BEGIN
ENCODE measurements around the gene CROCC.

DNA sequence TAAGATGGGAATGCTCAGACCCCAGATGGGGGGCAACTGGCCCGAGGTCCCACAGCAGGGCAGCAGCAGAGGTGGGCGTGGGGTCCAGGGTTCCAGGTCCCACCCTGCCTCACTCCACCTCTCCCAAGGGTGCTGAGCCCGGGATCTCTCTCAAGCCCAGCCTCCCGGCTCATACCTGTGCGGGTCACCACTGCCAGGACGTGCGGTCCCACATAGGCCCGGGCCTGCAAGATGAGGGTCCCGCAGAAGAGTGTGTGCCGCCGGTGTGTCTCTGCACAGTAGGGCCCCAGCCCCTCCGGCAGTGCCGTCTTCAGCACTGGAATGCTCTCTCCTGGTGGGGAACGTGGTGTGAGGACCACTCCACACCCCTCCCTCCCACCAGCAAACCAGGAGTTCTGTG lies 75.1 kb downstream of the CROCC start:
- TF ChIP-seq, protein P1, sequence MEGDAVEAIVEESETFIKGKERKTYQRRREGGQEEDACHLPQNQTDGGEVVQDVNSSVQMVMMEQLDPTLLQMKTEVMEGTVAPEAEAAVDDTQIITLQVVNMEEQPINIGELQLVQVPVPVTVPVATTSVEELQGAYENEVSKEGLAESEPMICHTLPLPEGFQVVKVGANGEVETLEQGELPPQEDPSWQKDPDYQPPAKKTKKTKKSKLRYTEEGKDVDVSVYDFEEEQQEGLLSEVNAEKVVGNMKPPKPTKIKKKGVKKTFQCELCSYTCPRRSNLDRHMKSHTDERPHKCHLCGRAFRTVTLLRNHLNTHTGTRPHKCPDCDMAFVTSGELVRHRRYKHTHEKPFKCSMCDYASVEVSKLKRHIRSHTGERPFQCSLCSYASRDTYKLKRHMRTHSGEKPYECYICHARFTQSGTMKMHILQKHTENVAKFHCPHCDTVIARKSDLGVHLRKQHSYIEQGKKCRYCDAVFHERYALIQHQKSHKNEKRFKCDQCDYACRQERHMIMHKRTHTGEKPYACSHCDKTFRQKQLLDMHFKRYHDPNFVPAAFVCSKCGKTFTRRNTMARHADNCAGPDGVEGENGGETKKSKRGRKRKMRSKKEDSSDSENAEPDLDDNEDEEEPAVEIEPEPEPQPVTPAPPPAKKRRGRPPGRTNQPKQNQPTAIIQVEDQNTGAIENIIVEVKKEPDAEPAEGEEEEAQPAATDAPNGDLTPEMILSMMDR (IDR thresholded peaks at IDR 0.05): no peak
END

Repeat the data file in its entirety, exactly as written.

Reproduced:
ENCODE measurements around the gene CROCC.

DNA sequence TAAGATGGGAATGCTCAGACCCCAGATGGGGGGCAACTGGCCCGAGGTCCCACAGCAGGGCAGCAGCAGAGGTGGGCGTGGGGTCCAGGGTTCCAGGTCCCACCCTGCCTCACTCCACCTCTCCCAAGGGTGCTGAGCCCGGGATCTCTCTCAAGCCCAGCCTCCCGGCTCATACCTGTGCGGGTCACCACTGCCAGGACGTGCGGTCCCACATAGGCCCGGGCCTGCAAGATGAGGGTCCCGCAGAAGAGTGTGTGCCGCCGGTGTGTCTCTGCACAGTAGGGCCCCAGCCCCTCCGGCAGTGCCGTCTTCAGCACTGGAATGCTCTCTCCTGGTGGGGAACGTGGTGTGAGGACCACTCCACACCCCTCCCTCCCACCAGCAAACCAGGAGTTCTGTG lies 75.1 kb downstream of the CROCC start:
- TF ChIP-seq, protein P1, sequence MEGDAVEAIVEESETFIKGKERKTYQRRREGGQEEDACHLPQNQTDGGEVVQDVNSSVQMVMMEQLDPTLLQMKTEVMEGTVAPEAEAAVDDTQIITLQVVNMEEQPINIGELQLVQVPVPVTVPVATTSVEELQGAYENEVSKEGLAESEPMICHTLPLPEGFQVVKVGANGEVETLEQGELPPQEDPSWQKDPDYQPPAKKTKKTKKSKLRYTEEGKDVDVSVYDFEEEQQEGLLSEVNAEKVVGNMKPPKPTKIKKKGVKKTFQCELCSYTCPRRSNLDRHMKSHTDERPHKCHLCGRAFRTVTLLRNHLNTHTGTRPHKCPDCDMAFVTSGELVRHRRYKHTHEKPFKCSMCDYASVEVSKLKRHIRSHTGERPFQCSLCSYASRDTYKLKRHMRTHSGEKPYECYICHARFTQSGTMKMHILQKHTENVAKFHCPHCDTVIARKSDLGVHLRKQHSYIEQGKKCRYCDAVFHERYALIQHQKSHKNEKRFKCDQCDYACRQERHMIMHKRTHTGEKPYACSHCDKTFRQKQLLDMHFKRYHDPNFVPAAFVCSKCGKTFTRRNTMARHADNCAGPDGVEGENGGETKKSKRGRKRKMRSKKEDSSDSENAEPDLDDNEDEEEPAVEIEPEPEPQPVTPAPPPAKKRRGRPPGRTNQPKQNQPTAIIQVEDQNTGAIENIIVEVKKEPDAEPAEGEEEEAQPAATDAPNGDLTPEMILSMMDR (IDR thresholded peaks at IDR 0.05): no peak